In 11 Questions, The A.V. Club asks interesting people 11 interesting questions—and then asks them to suggest one for our next interviewee.
Kumail Nanjiani has been a key player in Los Angeles’ stand-up and podcasting community for a while now. He released his excellent album, Beta Male, last July, and has hosted The Indoor Kids podcast with his wife, Emily Gordon, since 2011. He’s only gotten busier and more in demand over the past year, hosting recap podcast The X-Files Files and starring on HBO’s Silicon Valley. And he’s added yet another project to his ambitious stack: translating his weekly L.A. comedy show, The Meltdown, into a weekly series, The Meltdown With Jonah And Kumail, for Comedy Central. The first episode premieres Wednesday, July 23.
Kumail Nanjiani: The worst job I ever had was an office job that I had for six years, and that’s nothing against the people who I was surrounded by, because they were wonderful people. But I worked at the University Of Chicago, and there was just the drudgery of it—getting up every day at 8 a.m., going to work 9 to 5 and doing the same thing every day. It was really devastating for my soul. It was really tough, but then there was one period where I was working for sort of two different bosses at the same time, and they didn’t really talk to each other. So I would tell each one that I had projects for the other one that I was working on. Those were pretty great days. That lasted a few months, actually. It was so stupid. They work in the same office building. I knew it was going to fucking come crashing down on me. And then they talked one day, and it all came crashing down. I got reprimanded; I got a letter in my file. So I think if you go back to the University Of Chicago, you’ll see that there is a reprimand letter in my file.
Another time, my boss left early. She said she had a dentist appointment but she was wearing a suit, so I think it was another interview. Whatever. I left work early, too, and was waiting for the bus, and I thought I saw her drive by. She was very scary. And then she called the office to check, and I was gone, and I got another letter in my thing because she asked me if I was at work and I said yes, and I wasn’t. I lied. And that did not go over well either.
The A.V. Club: It sounds like they were pretty lenient, though. You would’ve been fired other places for pulling that scam for three months.
KN: Yeah, I guess so. Because the thing was, I was really nice. Everyone liked me personally, so people around me would get fired all the time. People who were doing their jobs way more than I was were getting fired all the time because they had shitty attitudes or their shorts had stains on them. But other than the actual work, I was the perfect employee. I was never rude. I was nice. I think people just felt bad firing me. I had that job for five years, and I felt really guilty the entire time because I knew someone else should be doing my job. But my work visa was tied to the University Of Chicago, so if I got fired, I would be deported. The stakes could not be higher, and I was still engaging in shenanigans.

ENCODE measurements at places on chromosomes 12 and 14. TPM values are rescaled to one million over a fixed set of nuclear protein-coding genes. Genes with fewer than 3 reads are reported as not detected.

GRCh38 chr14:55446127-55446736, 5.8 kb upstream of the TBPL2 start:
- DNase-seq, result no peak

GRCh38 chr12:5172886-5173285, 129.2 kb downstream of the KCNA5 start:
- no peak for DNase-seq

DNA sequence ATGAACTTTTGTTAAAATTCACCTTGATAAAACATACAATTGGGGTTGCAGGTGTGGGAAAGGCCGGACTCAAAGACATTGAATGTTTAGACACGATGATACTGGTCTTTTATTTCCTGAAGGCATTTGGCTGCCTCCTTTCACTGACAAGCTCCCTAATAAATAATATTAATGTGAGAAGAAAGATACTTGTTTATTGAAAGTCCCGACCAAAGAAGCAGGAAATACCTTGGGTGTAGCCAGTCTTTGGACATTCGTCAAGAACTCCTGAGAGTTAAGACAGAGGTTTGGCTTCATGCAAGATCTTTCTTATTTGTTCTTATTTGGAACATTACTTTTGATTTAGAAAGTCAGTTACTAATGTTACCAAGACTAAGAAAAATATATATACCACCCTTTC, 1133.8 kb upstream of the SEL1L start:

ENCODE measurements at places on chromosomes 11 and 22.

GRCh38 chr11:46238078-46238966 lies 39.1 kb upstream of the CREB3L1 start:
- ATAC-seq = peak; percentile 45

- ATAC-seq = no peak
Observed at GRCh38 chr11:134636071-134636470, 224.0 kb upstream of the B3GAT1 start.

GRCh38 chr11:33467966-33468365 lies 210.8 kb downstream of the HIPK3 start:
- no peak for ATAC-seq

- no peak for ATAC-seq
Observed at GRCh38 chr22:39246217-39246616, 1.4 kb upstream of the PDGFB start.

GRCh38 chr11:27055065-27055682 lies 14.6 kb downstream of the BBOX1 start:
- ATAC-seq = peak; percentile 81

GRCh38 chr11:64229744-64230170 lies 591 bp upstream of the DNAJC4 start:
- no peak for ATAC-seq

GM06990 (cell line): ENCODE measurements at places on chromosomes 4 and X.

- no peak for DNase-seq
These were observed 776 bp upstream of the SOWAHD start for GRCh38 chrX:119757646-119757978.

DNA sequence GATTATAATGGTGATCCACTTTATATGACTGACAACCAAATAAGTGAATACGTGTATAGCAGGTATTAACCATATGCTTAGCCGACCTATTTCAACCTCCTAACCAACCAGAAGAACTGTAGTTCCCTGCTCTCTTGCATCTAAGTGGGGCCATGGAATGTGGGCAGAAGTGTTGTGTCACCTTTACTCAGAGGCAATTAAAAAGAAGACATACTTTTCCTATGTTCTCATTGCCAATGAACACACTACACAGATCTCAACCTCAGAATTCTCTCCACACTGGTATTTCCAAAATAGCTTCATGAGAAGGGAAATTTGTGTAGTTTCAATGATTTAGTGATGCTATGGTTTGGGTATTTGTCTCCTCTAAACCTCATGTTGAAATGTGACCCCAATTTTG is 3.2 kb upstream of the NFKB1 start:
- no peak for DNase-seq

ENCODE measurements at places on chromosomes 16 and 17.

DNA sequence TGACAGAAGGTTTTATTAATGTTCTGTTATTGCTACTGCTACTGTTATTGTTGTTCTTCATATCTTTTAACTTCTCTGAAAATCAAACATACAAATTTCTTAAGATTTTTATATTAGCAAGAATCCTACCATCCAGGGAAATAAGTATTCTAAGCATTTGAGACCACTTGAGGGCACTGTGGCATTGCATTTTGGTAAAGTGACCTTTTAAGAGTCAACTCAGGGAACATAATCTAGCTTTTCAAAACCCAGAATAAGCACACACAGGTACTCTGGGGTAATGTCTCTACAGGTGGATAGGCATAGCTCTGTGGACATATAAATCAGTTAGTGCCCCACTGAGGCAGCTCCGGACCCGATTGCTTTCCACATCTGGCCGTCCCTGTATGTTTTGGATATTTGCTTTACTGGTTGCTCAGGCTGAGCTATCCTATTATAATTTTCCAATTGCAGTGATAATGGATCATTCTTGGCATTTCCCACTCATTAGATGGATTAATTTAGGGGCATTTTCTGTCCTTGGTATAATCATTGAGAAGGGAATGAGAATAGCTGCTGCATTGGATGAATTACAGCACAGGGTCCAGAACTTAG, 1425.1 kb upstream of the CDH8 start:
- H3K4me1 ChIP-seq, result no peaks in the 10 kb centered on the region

AVC: Did you leave that job because you left Chicago?
KN: When I was moving to New York, I quit that job and they were devastated. And I was like, “No, you shouldn’t be devastated. This is a cause for celebration, you guys. You’ll see when I leave how terrible I was.” I bet whenever they got the next person, they were like, “Oh, this is what it could have been the whole time?”
KN: I’m from a family of doctors, and I think they really wanted me to be a doctor. I even sort of assumed I would be a doctor. But then I think, if I remember correctly, when I was a kid, my dad asked me, “Do you want to be a doctor?” and I was like, “No,” and he accepted that and he was okay with it. I could see that he was upset, but he was like, “Well, you do whatever you want to do.” And then my younger brother, who—so, I was the good kid. I got good grades and stuff and my brother, who’s very smart, just didn’t give a shit about school. So my dad was like, “Maybe he’ll be the doctor.” And there was one time one of my cousins got hurt in the bathroom. He was doing something, and he cut his leg open and there was blood on the floor. My brother came and was just looking at the blood, and my dad was like, “Oh, yeah. He clearly wants to be a doctor,” looking at him looking at the blood. And I thought, “Either that or a serial killer, Dad. One of those two.” So yeah. He’s not a doctor either. That’s what they wanted me to be. But I will tell you they certainly didn’t think I would end up being what I am: a podcast personality.
AVC: They couldn’t have even imagined that five years ago, let alone 20.
KN: Oh no, totally not. They really have no way into my life. It really doesn’t make sense to them what I do. And it really shouldn’t. It’s a crazy, weird thing.
AVC: What kind of doctor do you think you would have been if you had been a doctor?